The notion that computers are more advantageous to younger players IMO is not quite right. Younger players should have more energy and stamina in studying chess openings and endgames for long hours everyday compared to older players without computers, but the use of computers would tend to make the learning process easier for every one including the older ones.

As a corollary, computers also make it easier today for very young players in their early teens to peak at a younger age than in past eras, although they tend to level off in their early 20s to their high plateau, defined by their inborn talents and determination.

In brief. computers tend to level chess learning for everyone, young and old.

This is not a rigid rule. The best games I have ever seen played by a 12-13 year old are Capablanca's; and Tal, Karpov, and Kasparov reached their high plateau in their early 20s in a computer-less era, similar to computer age Carlsen. However let it be noted that Carlsen reached his peak sidestepping intensive computer-prepped tactical openings and beating his competitors in the old fashioned way in the middlegame and endgame. These masters peaked early not because of computers by because of their immense chess talent. Perhaps normal rules do not apply to these geniuses.

Another false notion is that the nature of the middlegame today is somehow different from the middlegame in the past. The easiest way to prove the wrongness of this proposition is by observing CG's daily puzzles. Do not peek at the names of the players that played these puzzles, and don't look at the dates. Can you glean from the middlegame play and combinations in the puzzles the date they were played? You can't. You would not know if it was played in 2014, 2000, 1950, or 1900. Chess combinations don't just suddenly change their stripes just because a hundred years have passed.

Another observation is that when the best masters of the past, Lasker and Capablanca met the occasional 'modern' structures of the Sicilian Scheveningen and Dragon, KID, Modern Benoni, Benko Gambit, they played strategically perfectly, in just the way these opening structures should be played. So how did these masters play openings and the resulting middlegame structures that are deemed incomprehensible to them by some of today's dogmatically 'modern' kibitzers? The answer is that chess rules and principles have not changed. Center, rapid development, open files and diagonals, holes, weak pawns, piece activity, initiative and attack, positional sacrifices and all types of combinations were as familiar to them as to us.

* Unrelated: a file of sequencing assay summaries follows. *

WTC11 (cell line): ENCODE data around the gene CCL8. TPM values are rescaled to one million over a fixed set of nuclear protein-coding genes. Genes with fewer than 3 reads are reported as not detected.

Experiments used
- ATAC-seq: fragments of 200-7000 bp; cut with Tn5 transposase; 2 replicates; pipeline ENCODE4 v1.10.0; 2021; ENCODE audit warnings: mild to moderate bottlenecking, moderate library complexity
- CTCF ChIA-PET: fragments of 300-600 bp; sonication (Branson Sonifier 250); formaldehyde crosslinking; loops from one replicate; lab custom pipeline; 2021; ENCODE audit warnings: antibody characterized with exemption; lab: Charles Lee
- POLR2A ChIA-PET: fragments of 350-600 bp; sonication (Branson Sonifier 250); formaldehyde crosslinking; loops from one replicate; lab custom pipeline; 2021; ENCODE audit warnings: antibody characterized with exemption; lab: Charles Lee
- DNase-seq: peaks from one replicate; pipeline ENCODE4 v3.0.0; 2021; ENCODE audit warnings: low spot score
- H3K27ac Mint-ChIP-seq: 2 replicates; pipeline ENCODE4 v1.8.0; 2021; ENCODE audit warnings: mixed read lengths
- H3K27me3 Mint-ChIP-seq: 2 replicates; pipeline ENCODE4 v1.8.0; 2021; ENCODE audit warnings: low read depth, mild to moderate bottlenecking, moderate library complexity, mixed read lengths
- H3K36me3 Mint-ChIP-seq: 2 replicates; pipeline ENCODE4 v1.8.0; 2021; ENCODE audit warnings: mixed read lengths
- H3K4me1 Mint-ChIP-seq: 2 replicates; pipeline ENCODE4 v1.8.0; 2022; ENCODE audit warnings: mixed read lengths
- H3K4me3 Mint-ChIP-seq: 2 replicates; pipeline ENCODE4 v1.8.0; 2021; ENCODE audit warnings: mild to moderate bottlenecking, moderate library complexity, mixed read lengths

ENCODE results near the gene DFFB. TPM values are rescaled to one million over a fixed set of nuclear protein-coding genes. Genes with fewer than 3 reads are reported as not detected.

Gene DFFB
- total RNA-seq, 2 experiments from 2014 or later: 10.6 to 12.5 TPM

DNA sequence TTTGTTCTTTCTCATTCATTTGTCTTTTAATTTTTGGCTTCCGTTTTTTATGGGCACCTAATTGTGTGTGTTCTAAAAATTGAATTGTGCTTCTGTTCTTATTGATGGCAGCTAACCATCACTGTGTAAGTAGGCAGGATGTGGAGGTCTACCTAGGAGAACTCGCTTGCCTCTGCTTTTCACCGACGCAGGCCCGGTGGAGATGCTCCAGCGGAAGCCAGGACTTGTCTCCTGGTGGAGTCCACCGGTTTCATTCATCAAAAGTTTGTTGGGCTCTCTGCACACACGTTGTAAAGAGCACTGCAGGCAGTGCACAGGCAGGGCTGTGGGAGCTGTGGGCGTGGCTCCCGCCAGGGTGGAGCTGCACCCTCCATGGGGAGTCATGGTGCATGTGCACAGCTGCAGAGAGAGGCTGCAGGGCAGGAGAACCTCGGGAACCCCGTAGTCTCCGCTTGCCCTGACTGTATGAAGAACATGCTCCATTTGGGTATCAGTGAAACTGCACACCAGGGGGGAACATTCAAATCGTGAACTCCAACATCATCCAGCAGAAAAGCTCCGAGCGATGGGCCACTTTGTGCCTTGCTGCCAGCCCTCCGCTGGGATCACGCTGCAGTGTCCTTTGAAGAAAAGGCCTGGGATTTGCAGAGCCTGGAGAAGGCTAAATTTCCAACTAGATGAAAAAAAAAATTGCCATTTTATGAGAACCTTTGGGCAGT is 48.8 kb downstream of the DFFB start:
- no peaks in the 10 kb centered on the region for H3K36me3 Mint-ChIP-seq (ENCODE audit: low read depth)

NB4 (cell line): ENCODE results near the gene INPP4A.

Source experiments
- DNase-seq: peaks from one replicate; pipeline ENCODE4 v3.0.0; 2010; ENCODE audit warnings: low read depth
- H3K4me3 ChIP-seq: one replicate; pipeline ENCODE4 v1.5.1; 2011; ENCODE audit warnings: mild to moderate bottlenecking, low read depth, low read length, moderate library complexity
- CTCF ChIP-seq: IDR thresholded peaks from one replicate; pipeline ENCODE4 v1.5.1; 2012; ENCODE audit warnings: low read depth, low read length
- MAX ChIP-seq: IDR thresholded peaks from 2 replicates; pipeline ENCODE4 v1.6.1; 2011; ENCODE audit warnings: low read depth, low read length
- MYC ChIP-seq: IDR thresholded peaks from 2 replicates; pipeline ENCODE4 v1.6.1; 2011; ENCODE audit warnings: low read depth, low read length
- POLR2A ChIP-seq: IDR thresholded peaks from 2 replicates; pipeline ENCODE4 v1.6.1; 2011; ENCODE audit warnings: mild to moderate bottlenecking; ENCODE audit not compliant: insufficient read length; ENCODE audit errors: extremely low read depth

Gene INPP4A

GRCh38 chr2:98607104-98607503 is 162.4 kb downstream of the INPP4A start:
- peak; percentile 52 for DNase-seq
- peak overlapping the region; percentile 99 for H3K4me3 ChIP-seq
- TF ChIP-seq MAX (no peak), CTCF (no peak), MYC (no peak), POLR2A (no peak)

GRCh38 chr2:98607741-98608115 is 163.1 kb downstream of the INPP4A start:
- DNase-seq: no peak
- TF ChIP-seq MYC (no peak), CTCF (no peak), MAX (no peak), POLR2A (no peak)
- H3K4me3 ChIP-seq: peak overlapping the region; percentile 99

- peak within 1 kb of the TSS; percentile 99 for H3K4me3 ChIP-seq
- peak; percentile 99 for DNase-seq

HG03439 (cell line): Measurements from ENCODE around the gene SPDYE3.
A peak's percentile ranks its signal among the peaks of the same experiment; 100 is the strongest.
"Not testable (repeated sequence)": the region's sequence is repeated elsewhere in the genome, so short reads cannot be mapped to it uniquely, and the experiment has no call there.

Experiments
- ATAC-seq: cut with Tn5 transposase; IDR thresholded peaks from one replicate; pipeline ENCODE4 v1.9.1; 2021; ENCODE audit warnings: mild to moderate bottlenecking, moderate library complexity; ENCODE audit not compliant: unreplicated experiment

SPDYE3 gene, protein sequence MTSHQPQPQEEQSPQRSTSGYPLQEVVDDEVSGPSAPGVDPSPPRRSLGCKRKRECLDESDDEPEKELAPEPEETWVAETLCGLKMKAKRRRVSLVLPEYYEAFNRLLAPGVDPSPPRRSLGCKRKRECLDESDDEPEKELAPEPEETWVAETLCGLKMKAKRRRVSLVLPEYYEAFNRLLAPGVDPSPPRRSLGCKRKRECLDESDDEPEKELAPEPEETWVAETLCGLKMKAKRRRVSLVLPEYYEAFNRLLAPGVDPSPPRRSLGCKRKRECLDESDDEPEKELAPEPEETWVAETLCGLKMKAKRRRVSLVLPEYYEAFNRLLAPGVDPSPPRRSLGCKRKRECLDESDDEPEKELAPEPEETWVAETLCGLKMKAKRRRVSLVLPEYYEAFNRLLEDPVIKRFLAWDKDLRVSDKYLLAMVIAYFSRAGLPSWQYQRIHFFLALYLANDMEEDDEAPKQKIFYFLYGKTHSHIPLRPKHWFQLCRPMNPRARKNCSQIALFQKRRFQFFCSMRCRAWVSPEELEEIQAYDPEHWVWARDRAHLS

Instead, it is the frequencies of a few middlegame pawn structures have changed since WW2. Not the Ruy Lopez or QGD, but obviously Sicilians and KIDs are much more common post-WW2. Since so many games nowadays begin with the Sicilian and KID, people associate these with being 'modern' (which is a rather vague undefined term IMO). But certainly Lasker and Capablanca understood the middlegame principles behind them and when they did get these positions they played them excellently, like the top masters they are.

Moreover, Keres is a smoking gun, bomb proof evidence of the fallacy of Watson's speculation that pre-WW2 masters would not be able to learn 'modern' chess, and Larsen's assertion that he would crush everyone in the 1930s. The glaring fact is that Keres is a 1930s pre-WW2 master whose career extended up to the 1970s, and he did learn (and contributed) to the newer opening variations (the most famous of which is the Keres attack which he invented in 1943). Tellingly enough Keres beat both Watson and Larsen.